Dad and I often went to the Luxembourg Gardens. First, because we could walk there (it's not very far from the avenue des Gobelins), then because we liked this park with its green-grey statues, its triton fountains in their paddling pool, its central pond where generations of kids in shorts pushed wooden sailboats with sticks, and cried when one of them got stuck in the middle, submerged by the central water jet.
Dad and I, therefore, often went to the Luxembourg Gardens. There was Guignol, in his theater with walls painted green, the beaten-dust tennis courts where, years later, I scrapped my buddy Stéphane (he was blond like Borg, I'm dark like Vilas), the chairs ladies on the lookout for asses posed at the freefall, and the merry-go-round...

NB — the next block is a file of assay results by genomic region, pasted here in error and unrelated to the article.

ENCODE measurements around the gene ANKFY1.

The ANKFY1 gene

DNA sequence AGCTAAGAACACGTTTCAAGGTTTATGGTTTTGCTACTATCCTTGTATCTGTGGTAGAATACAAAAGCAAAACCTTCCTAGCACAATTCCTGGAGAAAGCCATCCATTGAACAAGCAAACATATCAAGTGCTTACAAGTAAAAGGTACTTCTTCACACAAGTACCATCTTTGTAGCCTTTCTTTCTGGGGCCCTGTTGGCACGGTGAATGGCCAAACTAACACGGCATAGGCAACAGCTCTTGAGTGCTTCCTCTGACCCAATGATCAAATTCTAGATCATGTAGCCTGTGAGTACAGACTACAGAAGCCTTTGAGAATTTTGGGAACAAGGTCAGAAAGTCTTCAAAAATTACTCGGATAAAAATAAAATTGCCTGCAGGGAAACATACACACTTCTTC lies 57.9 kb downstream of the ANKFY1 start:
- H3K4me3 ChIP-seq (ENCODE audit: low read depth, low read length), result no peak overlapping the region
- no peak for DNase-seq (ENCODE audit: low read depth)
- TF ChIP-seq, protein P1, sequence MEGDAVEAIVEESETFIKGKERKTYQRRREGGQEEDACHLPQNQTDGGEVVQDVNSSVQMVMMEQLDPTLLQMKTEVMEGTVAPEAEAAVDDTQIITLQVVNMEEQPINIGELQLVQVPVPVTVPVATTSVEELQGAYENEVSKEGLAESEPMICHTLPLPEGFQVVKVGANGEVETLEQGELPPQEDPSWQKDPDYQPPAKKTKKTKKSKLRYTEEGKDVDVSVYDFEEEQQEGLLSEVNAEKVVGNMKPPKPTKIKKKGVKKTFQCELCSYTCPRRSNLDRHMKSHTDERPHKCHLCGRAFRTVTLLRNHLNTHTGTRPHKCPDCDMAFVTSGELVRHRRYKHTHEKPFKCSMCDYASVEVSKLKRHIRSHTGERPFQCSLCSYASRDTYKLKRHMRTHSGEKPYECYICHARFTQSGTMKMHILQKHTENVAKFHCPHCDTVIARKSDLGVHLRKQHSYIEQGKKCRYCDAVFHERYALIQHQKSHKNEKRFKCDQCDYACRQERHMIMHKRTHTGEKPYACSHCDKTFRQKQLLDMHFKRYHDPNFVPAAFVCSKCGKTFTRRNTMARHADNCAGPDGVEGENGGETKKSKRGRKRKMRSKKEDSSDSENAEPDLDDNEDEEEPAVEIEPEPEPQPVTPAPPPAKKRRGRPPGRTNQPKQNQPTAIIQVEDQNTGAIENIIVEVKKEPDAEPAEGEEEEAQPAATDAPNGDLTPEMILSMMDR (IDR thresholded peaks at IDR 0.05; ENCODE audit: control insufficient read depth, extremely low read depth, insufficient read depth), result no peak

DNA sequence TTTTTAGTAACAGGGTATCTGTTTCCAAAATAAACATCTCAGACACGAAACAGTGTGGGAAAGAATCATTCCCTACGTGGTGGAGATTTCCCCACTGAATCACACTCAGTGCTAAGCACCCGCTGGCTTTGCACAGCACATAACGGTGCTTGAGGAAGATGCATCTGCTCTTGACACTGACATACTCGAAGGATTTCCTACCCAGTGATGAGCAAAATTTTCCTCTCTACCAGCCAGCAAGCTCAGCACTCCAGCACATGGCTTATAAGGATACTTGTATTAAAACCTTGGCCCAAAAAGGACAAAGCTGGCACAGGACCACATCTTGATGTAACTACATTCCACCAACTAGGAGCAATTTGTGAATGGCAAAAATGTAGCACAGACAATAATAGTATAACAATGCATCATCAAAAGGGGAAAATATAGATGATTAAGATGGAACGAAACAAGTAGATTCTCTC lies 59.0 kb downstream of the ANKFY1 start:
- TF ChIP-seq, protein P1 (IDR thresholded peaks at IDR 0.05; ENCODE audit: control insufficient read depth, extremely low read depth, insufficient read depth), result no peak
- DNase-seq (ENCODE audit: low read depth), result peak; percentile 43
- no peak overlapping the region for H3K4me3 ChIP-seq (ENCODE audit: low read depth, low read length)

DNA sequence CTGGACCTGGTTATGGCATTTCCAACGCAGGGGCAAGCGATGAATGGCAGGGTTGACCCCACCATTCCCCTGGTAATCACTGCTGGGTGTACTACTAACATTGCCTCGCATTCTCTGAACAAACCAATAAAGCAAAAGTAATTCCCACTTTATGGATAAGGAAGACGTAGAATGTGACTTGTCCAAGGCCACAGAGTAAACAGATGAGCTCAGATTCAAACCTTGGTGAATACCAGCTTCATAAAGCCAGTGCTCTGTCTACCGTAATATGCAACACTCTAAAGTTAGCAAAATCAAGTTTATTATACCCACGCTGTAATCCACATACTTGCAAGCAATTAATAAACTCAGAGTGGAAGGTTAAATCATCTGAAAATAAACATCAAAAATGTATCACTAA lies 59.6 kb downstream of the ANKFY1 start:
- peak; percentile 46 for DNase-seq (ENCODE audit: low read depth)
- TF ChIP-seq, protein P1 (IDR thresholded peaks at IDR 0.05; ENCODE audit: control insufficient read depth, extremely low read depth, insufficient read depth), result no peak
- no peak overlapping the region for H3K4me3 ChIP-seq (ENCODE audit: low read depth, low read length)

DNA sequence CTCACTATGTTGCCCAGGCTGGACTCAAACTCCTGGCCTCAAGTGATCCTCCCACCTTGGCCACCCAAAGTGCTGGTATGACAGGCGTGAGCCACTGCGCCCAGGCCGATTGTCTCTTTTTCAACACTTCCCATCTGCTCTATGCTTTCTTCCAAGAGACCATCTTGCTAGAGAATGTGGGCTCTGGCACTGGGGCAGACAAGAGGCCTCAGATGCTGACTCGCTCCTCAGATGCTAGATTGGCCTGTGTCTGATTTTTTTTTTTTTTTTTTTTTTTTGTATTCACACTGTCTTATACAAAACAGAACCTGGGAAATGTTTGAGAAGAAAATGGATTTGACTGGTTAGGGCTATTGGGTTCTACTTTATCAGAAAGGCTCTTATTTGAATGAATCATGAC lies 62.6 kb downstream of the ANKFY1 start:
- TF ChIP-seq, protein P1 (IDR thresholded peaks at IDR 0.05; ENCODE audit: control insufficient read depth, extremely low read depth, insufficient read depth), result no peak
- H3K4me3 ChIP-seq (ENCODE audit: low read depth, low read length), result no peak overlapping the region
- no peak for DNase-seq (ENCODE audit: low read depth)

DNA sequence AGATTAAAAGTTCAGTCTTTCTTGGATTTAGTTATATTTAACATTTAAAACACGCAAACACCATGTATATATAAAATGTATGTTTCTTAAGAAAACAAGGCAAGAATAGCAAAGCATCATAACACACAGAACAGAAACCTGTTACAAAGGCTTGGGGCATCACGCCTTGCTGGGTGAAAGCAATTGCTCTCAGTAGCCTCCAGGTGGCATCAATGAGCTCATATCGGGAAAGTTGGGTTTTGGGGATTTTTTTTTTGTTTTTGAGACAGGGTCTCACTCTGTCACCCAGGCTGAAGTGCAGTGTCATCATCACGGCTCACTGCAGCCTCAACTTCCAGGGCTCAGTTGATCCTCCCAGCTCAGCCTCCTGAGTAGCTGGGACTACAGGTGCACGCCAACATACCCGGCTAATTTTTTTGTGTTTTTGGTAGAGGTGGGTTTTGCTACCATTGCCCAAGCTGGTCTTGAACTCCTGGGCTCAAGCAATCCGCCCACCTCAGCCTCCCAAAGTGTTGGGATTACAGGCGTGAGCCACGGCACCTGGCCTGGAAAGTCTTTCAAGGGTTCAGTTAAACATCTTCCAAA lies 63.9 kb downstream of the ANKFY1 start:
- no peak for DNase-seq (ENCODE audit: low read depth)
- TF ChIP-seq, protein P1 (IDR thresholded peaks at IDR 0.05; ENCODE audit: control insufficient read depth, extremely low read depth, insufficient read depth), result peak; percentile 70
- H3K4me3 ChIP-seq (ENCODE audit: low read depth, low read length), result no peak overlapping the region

… the merry-go-round. I remember it in the winter. Dressed in my little blue coat, perched on one of the woody horses, I proudly held a wand horizontally. Before the starting signal, an employee was going to load a clog hanging on the side with rings of scrap metal. The purpose of the game was, on each pass, to grab a ring and slide it along the stick. At the end of the round, the rings were counted and whoever had the most won a charming prize.
I was quite good at this game. My cheeks were red under the December breeze. I looked at my father who was smiling at me. I showed him my derisory trophies and he encouraged me as if I had accomplished a glorious feat of arms.
Then I dismounted like a Tartar warrior of the steppes. There, I was going to snuggle up in his arms, those that I miss so much, still today, forty-one years after he passed away.
Luxembourg, this garden so dear to my heart…
(c) Fabrice Roy 2022